It's rather amusing that as I'm writing this an episode of Castle set at a science-fiction convention is playing in the background, though the Castle episode has a ton of costumes while World Fantasy, the convention I was just at, had almost none.
That's not a bad thing, because from what I saw, World Fantasy is a writer (both established and up and coming) and writing focused convention as opposed to a media or fan-focused one. While fans seemed welcome to come, the programming wasn't designed with them in mind. There were only two panel tracks that ran simultaneously and all the panels were writing and publishing focused. Aside from the panels there were readings, an art auction, and parties galore. So it was more about the networking opportunities rather than the fan-boy craziness.
If World Fantasy had been my first convention I would have felt terribly out of place. Thankfully, it wasn't. I had a blast catching up with friends I only get to see at cons, such as the lovely Marie Bilodeau, the powerful-looking Derek Kunsken, and the fairy-like Leah Petersen. Honestly, hanging out with great people and having awesome, intelligent conversations about writing would have been enough for me, but there were also free books.
Yes, I said free. I easily walked away at the end of the con with a bag full of books, for free, that covered if not exceeded the cost of my con-pass. And not books from authors nobody has ever heard of either. There are books from George R.R. Martin and Mercedes Lackey sitting in my overstuffed bag right now.
The other great free thing at the con was the food in the con-suite. It's not unusual for there to be some munchies lying around, but the World Fantasy organizers had full-on family style buffet meals lying about. I bought maybe three meals the entire four days of the con, and those only because I wanted to hang out with new and old friends.
And yes, I said four days. This was the longest con I've ever been at and by the end I felt it. Saturday felt a lot like Sunday, and the time change right at the end didn't help ease the confusion at all. Having that extra day helped though, as due to Sandy huffing and puffing and nailing the East Coast, not everyone was able to make it on time. At least one author a friend really wanted to meet wasn't able to come due to cancelled flights, and another author showed up halfway through a panel since she'd arrived at 1:30 the night before and had understandably slept in. Still, the list of people who made it was impressive.
I had the opportunity to raise my Writing Excuses meet list to three since Marie Robinette Kowal was at the con. I picked up both her Jane Austen-esque books and has them signed and had the chance to tell her how much I appreciate the work she and her fellows do on their podcast. I also got to meet Brandon Sanderson for a second time, get a couple books signed, and found out that he and Mary and some guests had recorded a few podcasts that very day in Mary's hotel room. So, yeah for Writing Excuses on Canadian soil. Now if they'd just get all four of them together at a con in Ontario recording a public session...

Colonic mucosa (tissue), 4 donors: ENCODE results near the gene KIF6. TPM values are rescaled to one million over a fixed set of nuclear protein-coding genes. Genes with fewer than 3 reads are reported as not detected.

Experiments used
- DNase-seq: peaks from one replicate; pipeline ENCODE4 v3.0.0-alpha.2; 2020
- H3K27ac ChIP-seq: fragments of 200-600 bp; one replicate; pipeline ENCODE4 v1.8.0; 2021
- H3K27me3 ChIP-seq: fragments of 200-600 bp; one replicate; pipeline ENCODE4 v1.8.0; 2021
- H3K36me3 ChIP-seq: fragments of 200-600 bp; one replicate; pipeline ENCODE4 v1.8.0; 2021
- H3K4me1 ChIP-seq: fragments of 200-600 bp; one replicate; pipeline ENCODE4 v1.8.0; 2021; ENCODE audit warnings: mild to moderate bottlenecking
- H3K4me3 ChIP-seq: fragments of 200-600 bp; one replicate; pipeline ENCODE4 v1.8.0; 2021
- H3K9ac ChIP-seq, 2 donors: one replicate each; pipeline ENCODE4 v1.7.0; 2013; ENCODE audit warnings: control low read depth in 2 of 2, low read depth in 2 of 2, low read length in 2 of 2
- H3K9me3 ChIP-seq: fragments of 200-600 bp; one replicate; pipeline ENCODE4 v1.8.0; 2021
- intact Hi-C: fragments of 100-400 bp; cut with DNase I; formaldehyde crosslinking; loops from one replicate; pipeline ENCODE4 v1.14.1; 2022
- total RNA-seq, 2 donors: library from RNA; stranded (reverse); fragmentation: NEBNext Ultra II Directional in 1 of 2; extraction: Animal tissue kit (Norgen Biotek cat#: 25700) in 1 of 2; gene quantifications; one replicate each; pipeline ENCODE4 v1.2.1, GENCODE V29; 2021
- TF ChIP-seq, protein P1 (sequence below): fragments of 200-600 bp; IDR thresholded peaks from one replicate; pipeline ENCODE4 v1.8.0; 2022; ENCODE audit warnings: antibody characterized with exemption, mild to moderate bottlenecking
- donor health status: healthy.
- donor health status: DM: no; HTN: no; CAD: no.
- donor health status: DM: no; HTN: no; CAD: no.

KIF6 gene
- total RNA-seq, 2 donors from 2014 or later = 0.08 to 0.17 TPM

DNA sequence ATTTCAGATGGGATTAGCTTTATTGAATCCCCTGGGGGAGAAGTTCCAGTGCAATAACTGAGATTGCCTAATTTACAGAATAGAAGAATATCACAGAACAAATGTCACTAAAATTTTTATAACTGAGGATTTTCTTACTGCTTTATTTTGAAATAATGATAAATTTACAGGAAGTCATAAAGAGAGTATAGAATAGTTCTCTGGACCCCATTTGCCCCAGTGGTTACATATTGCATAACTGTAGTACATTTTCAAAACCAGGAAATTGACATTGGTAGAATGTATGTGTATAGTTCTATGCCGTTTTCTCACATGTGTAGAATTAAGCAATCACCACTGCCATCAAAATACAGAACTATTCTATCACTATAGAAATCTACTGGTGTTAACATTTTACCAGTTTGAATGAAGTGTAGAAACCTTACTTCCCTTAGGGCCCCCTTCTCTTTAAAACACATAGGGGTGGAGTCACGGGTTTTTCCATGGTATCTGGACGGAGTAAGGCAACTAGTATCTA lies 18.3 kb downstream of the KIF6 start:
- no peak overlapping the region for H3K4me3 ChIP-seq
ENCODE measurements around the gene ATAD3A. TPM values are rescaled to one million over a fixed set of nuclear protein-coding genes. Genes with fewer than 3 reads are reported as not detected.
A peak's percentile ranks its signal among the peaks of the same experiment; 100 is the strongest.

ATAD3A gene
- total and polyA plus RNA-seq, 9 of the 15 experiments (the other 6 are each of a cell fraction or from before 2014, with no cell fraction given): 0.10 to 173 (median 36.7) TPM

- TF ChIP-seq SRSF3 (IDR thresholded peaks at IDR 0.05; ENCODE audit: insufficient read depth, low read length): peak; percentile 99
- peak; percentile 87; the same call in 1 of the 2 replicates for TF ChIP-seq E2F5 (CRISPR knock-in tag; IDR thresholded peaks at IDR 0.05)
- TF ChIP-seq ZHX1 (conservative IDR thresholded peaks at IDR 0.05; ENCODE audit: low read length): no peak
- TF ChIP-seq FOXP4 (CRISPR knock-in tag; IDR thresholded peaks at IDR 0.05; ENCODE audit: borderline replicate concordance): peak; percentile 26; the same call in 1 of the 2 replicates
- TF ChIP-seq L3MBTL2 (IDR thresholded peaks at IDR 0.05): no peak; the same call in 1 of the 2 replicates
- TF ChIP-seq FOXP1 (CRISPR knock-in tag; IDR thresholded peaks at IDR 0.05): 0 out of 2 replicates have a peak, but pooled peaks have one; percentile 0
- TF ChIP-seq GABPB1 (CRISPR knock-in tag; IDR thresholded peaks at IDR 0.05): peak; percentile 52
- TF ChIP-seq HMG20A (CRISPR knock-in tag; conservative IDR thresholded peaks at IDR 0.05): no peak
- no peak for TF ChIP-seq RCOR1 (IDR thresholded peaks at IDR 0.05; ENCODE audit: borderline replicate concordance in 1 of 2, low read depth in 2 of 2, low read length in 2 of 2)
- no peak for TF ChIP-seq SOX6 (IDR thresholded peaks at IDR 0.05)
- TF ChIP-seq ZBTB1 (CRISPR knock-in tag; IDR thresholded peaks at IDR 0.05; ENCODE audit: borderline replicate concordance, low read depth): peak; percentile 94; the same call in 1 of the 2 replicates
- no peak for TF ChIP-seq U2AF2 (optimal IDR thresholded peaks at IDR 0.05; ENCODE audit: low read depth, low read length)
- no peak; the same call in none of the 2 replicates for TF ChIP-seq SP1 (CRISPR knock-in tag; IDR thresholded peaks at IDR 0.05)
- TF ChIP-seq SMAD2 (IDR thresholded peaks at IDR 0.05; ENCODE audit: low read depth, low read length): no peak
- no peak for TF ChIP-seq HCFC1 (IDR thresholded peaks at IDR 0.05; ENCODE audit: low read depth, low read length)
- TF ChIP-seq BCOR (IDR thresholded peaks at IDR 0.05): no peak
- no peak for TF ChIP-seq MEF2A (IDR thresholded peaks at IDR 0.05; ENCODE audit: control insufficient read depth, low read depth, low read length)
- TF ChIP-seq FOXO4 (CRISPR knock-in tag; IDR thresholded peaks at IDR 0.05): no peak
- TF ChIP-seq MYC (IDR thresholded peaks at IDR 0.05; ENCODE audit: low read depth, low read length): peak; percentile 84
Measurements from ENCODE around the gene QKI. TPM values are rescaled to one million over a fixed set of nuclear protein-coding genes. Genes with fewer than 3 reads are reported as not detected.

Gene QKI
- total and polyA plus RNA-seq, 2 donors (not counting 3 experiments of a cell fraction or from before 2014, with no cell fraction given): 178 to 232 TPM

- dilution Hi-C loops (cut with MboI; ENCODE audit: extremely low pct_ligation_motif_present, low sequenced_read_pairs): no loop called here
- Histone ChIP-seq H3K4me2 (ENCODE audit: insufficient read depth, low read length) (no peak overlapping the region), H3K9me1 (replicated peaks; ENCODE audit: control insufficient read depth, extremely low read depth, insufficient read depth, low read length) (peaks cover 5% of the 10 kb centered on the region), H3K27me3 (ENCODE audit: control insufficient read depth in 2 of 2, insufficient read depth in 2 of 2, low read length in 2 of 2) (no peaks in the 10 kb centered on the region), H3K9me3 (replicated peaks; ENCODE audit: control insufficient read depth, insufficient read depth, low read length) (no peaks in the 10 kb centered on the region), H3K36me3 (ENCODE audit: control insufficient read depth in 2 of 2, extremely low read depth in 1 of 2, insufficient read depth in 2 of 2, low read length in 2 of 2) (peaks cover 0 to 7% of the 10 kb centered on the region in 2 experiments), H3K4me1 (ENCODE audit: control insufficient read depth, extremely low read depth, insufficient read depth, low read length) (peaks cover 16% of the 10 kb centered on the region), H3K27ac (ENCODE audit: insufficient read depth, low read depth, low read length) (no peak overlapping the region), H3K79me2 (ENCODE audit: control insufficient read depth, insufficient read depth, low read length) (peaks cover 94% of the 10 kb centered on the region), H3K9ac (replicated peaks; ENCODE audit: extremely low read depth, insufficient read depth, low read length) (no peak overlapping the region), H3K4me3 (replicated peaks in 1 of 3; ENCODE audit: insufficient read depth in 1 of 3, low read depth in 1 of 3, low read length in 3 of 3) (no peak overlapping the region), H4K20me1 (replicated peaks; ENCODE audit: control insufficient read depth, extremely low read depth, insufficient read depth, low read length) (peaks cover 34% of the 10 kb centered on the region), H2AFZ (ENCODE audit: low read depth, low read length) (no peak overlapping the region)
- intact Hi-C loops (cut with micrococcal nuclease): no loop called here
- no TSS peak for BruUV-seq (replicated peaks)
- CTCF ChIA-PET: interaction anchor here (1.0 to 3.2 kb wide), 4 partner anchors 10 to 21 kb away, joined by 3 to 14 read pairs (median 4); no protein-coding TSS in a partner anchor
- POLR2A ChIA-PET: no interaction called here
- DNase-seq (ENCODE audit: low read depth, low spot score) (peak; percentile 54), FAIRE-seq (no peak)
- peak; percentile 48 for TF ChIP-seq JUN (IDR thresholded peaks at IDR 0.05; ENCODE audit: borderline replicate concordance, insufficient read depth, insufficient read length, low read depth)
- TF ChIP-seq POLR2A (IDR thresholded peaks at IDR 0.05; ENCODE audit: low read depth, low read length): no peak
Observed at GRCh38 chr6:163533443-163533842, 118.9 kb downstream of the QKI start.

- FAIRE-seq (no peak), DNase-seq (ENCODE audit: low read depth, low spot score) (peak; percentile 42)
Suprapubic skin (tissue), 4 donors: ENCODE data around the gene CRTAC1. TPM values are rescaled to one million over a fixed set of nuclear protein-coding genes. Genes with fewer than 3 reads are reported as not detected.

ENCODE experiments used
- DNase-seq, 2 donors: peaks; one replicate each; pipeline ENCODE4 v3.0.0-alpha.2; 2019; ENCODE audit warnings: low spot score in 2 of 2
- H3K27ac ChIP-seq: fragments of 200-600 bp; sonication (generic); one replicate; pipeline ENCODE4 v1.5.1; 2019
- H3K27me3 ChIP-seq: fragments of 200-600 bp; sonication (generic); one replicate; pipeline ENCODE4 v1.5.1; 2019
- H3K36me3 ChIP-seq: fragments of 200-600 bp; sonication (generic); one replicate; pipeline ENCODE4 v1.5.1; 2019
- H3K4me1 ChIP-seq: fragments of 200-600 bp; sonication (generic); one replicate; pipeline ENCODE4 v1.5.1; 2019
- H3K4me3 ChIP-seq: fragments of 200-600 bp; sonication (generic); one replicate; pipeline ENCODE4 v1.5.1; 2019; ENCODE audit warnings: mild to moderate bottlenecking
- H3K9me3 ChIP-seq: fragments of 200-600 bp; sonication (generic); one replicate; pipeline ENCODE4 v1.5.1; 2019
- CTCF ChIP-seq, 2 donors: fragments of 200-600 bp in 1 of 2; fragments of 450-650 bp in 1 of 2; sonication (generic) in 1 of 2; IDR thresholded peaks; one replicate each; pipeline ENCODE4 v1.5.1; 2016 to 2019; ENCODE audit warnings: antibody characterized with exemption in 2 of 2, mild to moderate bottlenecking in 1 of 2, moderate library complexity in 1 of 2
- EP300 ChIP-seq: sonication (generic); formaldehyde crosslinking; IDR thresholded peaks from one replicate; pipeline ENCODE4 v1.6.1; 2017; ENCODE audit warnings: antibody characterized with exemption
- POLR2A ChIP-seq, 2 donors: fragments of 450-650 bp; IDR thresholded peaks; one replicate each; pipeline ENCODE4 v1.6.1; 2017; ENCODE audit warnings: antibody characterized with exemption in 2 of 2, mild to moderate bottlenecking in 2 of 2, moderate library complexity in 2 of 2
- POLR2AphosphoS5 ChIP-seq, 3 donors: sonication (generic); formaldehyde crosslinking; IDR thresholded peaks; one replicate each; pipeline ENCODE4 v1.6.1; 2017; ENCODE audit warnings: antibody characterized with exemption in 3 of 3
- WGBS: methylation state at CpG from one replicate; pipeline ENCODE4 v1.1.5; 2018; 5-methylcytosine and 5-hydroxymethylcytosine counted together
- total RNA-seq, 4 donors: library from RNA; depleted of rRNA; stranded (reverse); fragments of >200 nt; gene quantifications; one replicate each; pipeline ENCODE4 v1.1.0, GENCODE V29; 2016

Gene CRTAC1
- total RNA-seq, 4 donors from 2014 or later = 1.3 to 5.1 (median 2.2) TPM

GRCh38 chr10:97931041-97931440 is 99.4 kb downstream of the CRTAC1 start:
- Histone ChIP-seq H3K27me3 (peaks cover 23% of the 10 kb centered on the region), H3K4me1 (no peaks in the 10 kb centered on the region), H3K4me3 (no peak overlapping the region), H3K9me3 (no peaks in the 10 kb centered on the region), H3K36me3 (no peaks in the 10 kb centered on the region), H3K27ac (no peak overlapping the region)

The only element of the con that was disturbing at all I heard second-hand and did not actually witness. A friend who attended the awards banquet posted that there was a definite gap between the "established" authors and the fans and wanna-be authors. After hearing this, I was glad I decided to skip the banquet. I don't need to be reminded that I'm not there, yet, and it seems to be that this was a wasted opportunity to give the fans and the guys and gals on the lower end of the writing food-chain a chance to interact with those who've "made it".
One of the best experiences I had was at Con-cept a few years ago where I got to sit near Tad Williams and talk shop. It was a lovely experience chatting with Tad and his wife Deborah Beale. That, and meeting Marie Bilodeau, were the highlights of the con for me. I do hope that World Fantasy will try and find a way to better integrate the banquet seating arrangements in the future. Over four days there are plenty of opportunities to hang out with friends, but only so many times a person will get to hang out with the likes of Patrick Rothfuss or Mercedes Lackey.
So the only really negative thing about the con I ended up missing, meaning my experience was well into the positive. Much like Fan Expo, I would go again but as a professional or if it was within a reasonable driving distance.